For some national capitals, however, it was used to ask for a regulatory memorandum — raising eyebrows about the broader long-term commitment of some EU member states to the Green Deal and the impact of the Ukraine war on Europe's priorities.

And for the parliament, it has become a battleground ahead of the next 2024 elections.

Green MEP Terry Reintke said the law has also become "a symbol of political games within the EPP, on which strategy they want to go forward within 2024".

EPP internal conflict

Two parliamentary committees had previously issued non-binding opinions to reject the nature restoration proposal.

"Nobody imagined that 30 years ago [when Natura 2000 was introduced] judges in the Netherlands would turn down planning applications for social housing," said EPP MEP Esther de Lange on Tuesday. "It needs an emergency brake to escape lawsuit after lawsuit. We need to go back to the drawing board."

But while EPP is calling on Green Deal chief Frans Timmermans to withdraw the proposal, the commission has previously warned lawmakers that there is no time to table a new law.

"We have to be able to accept hard limits. Accepting hard limits is part of adult policymaking," Green MEP Philippe Lambert told EUobserver. "I hope tomorrow we have more adults in the room".

The EPP vote against the proposal put forward by the EU commission president Ursula von der Leyen, who herself belongs to the EPP, is seen as an internal conflict within the largest political party in the parliament. But according to party chief Manfred Weber, she was simply performing her "role" as president.

Meanwhile, critics have also raised concerns over the alliance of the EPP and far-right groups to reject the law.

"The alliance between conservatives and the far-right, supported by some liberals, on this issue is extremely worrying," said climate activist Chloé Mikolajczak.

This debate, she said, goes far beyond the restoration of nature since it is a democratic issue that questions "the future of our environmental ambition".

Echoing the same message, the chair of the environment committee Pascal Canfin (Renew Europe) said that "the EPP should not get into bed with the far-right" which is undermining democracy and the spirit of compromise in Europe. "Don't let populism and fake news in".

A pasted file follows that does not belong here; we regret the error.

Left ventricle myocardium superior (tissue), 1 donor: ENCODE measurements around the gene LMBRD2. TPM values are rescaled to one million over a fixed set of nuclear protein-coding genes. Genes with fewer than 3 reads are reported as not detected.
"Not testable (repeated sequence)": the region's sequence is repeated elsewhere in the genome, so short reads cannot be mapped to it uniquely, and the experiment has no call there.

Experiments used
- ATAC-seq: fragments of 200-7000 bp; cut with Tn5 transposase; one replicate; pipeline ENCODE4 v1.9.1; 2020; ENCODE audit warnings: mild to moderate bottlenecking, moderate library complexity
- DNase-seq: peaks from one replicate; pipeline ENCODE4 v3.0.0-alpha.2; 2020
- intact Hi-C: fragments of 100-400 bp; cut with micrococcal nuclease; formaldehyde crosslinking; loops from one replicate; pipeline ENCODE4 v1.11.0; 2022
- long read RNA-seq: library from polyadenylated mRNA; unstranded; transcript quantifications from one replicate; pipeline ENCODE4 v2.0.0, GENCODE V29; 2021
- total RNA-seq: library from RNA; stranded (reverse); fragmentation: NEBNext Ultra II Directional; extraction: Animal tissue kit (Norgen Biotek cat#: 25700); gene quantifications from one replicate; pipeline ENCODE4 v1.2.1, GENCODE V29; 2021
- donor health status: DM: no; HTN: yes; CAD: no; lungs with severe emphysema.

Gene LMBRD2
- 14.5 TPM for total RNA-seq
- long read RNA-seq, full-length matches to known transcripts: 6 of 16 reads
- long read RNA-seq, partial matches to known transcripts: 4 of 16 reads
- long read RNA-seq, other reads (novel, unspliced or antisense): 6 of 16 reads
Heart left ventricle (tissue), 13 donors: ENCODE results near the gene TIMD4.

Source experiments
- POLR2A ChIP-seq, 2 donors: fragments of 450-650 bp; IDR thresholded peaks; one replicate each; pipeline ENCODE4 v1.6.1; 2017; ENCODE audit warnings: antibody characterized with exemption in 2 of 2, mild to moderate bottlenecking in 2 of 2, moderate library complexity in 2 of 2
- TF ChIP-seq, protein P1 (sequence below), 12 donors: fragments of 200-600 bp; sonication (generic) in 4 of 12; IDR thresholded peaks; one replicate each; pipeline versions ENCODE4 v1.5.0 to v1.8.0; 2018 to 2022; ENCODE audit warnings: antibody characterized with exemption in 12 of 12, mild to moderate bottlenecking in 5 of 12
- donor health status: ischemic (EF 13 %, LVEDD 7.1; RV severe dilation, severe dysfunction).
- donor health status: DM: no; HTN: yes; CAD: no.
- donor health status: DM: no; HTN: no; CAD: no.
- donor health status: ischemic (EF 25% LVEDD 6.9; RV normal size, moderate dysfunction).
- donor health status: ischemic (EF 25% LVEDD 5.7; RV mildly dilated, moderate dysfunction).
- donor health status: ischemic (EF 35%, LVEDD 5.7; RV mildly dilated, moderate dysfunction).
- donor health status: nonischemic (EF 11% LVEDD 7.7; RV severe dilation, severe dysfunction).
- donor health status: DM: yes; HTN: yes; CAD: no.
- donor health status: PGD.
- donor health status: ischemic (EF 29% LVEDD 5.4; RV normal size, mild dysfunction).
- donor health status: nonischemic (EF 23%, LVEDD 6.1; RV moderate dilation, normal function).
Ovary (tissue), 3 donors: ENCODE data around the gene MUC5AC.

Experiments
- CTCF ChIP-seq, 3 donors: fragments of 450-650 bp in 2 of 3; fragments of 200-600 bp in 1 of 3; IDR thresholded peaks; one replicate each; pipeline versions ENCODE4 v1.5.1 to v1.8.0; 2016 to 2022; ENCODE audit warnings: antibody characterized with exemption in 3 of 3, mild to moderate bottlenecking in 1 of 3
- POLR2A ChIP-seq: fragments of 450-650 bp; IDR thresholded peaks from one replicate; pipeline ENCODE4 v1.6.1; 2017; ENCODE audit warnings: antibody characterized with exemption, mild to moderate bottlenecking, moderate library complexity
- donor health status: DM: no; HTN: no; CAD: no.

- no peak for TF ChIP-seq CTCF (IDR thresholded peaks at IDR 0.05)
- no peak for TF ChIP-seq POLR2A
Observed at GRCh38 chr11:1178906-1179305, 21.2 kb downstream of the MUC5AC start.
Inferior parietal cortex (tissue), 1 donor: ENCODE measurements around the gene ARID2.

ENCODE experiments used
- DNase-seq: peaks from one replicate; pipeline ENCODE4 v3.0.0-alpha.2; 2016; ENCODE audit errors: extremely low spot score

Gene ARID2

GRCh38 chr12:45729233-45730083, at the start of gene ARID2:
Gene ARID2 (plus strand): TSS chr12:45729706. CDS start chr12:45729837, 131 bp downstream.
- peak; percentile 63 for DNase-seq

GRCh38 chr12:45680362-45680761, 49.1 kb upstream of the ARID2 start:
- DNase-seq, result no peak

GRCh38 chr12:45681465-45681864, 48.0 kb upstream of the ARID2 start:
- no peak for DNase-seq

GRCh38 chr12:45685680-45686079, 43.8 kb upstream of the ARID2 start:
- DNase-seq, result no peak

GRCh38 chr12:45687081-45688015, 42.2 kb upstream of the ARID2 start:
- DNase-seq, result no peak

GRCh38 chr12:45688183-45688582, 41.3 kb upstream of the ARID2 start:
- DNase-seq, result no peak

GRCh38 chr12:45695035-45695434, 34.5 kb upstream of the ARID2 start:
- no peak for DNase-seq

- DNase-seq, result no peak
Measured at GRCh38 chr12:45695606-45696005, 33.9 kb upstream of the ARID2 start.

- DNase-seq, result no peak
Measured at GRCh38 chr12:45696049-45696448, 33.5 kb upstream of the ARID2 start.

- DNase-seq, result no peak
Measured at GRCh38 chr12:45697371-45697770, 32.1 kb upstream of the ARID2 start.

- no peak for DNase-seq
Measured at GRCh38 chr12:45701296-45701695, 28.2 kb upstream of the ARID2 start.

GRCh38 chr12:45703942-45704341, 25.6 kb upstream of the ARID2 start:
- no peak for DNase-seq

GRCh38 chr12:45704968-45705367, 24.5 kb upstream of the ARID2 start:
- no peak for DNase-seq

Fate of nature restoration law punted to plenary vote

Tuesday's committee vote showed there was no majority to reject the nature restoration law — but the final vote on the report also fell short of the majority required to receive the committee approval.

Row over EPP 'blackmailing' MEPs on eve of nature vote

The centre-right European People's Party (EPP) denied any form of blackmailing — after the chair of the environment committee accused the EPP chair of threatening his own members with political retaliation if they vote for the controversial restoration law.

Double rejection for EU flagship nature restoration plan

MEPs from the agriculture and fisheries committees have voted to reject the nature restoration proposal — a key proposal that aims to halt biodiversity loss and reverse the degradation of ecosystems in the bloc.

Spain's Nadia Calviño backed to be EIB's first female chief

With less than a month to go before the start of a new leadership of the European Investment Bank, the world's largest multilateral lender, the path seems finally clear for one of the candidates, Spanish finance minister Nadia Calviño.

Analysis

Is there hope for the EU and eurozone?

While some strengths may have been overlooked recently, leading to a more pessimistic outlook on the EU and the euro area than the truly deserve, are there reasons for optimism?